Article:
Bioengineers at Tufts University School of Engineering have developed a new silk-based microneedle system able to deliver precise amounts of drugs over time and without need for refrigeration. The tiny needles can be fabricated under normal temperature and pressure and from water, so they can be loaded with sensitive biochemical compounds and maintain their activity prior to use. They are also biodegradable and biocompatible.
The research paper "Fabrication of Silk Microneedles for Controlled-Release Drug Delivery" appeared in Advanced Functional Materials December 2 online in advance of print.
The Tufts researchers successfully demonstrated the ability of the silk microneedles to deliver a large-molecule, enzymatic model drug, horseradish peroxidase (HRP), at controlled rates while maintaining bioactivity. In addition, silk microneedles loaded with tetracycline were found to inhibit the growth of Staphylococcus aureus, demonstrating the potential of the microneedles to prevent local infections while also delivering therapeutics.
"By adjusting the post-processing conditions of the silk protein and varying the drying time of the silk protein, we were able to precisely control the drug release rates in laboratory experiments," said Fiorenzo Omenetto, Ph.D., senior author on the paper. "The new system addresses long-standing drug delivery challenges, and we believe that the technology could also be applied to other biological storage applications."
The Drug Delivery Dilemma
While some drugs can be swallowed, others can't survive the gastrointestinal tract. Hypodermic injections can be painful and don't allow a slow release of medication. Only a limited number of small-molecule drugs can be transmitted through transdermal patches. Microneedles-no more than a micron in size and able to penetrate the upper layer of the skin without reaching nerves-are emerging as a painless new drug delivery mechanism. But their development has been limited by constraints ranging from harsh manufacturing requirements that destroy sensitive biochemicals, to the inability to precisely control drug release or deliver sufficient drug volume, to problems with infections due to the small skin punctures.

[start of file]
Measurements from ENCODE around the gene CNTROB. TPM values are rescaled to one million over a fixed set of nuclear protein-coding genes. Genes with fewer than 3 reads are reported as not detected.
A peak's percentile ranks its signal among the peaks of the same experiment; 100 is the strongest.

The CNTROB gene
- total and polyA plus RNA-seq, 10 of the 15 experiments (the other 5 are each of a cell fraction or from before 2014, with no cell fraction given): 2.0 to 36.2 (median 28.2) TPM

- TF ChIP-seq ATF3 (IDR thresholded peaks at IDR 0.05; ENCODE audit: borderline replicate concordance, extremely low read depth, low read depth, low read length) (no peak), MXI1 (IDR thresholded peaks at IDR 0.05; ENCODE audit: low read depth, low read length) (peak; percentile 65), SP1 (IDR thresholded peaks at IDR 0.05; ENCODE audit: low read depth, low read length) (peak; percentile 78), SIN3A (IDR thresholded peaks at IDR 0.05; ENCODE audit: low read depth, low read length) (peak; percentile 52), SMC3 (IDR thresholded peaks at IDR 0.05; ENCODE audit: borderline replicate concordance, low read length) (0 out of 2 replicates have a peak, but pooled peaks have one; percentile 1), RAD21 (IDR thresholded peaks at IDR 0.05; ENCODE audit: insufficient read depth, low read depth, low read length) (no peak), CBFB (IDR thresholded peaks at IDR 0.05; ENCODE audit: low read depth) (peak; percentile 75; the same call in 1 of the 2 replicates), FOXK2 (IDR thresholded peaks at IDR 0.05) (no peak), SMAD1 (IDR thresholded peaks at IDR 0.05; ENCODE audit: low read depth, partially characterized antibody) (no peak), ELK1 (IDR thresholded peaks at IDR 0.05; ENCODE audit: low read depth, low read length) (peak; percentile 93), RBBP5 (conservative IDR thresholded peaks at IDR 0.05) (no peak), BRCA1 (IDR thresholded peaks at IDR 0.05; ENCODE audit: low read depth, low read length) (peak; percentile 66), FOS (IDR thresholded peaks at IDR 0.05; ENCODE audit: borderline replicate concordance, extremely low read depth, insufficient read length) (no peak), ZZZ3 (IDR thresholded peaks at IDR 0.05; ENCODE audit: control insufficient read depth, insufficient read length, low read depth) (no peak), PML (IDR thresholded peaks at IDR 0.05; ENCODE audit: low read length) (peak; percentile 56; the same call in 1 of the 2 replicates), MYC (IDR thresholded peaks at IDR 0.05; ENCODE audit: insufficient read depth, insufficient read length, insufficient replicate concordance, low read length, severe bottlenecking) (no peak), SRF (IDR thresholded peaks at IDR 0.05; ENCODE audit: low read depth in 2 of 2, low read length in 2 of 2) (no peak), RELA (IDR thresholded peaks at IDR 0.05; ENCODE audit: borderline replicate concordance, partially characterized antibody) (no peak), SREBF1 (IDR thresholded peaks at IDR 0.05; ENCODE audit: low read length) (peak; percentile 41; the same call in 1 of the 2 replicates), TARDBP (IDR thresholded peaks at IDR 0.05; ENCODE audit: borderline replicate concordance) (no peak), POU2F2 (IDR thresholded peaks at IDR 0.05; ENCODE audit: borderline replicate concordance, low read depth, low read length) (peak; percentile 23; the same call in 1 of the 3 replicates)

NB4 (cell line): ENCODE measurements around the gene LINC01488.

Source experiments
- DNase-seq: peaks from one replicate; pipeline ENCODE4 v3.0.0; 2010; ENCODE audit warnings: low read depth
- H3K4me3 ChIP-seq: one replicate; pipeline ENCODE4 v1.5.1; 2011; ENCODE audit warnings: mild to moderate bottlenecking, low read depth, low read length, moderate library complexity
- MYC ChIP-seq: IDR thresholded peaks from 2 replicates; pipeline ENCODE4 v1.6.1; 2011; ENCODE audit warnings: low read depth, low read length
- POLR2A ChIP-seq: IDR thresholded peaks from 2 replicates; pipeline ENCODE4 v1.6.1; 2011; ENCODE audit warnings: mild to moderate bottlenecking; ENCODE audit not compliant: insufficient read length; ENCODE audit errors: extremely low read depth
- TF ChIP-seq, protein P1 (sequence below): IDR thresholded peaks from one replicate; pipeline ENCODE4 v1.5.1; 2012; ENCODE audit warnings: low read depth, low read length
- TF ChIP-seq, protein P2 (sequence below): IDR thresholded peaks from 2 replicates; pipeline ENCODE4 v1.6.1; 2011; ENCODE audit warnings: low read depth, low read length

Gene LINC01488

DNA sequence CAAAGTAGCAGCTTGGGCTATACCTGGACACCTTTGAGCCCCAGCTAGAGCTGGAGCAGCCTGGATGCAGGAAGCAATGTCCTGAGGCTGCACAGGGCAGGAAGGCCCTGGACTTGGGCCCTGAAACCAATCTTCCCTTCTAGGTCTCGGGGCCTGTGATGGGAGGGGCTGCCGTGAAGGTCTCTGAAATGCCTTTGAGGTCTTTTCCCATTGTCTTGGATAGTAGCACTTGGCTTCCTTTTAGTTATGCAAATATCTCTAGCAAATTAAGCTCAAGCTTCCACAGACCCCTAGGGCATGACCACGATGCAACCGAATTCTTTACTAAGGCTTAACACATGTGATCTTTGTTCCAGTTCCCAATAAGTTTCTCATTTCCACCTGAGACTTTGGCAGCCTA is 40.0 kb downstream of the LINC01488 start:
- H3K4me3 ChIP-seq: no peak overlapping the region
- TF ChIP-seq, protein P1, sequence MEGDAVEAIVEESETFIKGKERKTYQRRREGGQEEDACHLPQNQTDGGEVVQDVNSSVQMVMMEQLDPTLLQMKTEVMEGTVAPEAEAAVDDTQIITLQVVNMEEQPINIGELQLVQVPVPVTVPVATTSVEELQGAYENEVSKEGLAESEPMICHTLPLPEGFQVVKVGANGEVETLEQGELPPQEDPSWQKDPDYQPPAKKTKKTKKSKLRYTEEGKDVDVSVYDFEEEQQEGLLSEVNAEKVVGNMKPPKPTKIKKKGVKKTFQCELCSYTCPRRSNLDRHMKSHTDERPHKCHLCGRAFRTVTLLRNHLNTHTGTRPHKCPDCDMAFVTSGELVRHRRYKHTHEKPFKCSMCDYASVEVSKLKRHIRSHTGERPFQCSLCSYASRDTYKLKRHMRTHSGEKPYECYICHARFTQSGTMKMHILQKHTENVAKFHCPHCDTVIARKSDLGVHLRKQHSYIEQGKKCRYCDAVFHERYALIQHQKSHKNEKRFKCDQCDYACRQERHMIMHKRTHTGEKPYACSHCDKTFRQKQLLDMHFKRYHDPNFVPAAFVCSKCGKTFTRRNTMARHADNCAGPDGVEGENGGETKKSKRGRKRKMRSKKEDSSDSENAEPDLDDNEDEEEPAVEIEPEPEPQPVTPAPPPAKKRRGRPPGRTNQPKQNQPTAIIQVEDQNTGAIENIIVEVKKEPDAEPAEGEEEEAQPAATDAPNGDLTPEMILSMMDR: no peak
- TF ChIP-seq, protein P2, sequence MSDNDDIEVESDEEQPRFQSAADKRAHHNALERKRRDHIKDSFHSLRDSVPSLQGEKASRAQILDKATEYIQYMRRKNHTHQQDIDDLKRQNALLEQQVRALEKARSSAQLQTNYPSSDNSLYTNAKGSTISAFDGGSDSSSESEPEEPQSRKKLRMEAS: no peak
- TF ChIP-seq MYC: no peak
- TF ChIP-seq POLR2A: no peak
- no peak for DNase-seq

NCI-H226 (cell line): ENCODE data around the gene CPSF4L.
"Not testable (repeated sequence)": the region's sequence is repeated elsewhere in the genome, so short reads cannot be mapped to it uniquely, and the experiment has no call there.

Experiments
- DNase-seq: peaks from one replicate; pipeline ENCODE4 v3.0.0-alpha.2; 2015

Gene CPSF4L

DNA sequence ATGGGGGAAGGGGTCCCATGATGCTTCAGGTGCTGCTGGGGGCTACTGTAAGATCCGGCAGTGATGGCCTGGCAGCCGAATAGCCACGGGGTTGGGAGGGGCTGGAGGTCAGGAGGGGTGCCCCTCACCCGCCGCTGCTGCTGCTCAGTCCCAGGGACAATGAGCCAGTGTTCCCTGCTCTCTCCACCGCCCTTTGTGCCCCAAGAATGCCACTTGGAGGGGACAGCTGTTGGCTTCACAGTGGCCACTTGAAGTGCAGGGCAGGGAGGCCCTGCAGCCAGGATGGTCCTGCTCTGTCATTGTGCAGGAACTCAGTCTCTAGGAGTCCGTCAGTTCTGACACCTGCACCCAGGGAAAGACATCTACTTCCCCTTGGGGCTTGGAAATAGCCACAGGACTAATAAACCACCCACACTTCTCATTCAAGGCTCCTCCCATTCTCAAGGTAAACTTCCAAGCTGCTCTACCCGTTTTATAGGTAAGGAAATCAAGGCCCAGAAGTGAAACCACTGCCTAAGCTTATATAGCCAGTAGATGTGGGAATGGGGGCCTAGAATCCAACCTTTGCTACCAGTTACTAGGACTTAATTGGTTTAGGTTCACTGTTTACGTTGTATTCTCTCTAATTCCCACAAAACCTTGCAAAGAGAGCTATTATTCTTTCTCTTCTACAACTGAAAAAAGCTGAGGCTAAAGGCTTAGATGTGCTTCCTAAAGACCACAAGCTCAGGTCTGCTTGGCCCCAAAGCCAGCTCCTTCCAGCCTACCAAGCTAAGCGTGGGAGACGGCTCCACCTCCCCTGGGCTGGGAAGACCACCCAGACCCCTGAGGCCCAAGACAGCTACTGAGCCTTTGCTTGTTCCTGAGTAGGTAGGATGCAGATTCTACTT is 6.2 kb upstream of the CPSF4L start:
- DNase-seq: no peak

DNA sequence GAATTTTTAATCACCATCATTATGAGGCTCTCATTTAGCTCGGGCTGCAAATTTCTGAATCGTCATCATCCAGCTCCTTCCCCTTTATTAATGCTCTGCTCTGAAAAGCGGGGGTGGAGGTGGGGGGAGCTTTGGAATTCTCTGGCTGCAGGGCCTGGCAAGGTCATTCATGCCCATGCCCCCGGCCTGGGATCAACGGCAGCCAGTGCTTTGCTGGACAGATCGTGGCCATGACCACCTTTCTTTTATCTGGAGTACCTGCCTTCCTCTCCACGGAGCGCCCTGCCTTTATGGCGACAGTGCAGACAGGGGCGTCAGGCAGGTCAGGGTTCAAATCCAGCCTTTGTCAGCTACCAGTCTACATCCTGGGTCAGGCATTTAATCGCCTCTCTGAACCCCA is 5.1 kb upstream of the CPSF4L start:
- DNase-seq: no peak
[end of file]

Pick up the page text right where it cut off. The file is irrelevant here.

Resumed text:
The process developed by the Tufts bioengineers addresses all of these limitations. The process involves ambient pressure and temperature and aqueous processing. Aluminum microneedle molding masters were fabricated into needle arrays of about 500 -m needle height and tip radii of less than 10 -m. The elastomer polydimethylsiloxane (PDMS) was cast over the master to create a negative mold; a drug-loaded silk protein solution was then cast over the mold. When the silk was dry, the drug-impregnated silk microneedles were removed. Further processing through water vapor annealing and various temperature, mechanical and electronic exposures provided control over the diffusity of the silk microneedles and drug release kinetics.
"Changing the structure of the secondary silk protein enables us to 'pre-program' the properties of the microneedles with great precision," said David L. Kaplan, Ph.D., coauthor of the study, chair of biomedical engineering at Tufts and a leading researcher on silk and other novel biomaterials. "This is a very flexible technology that can be scaled up or down, shipped and stored without refrigeration and administered as easily as a patch or bandage. We believe the potential is enormous."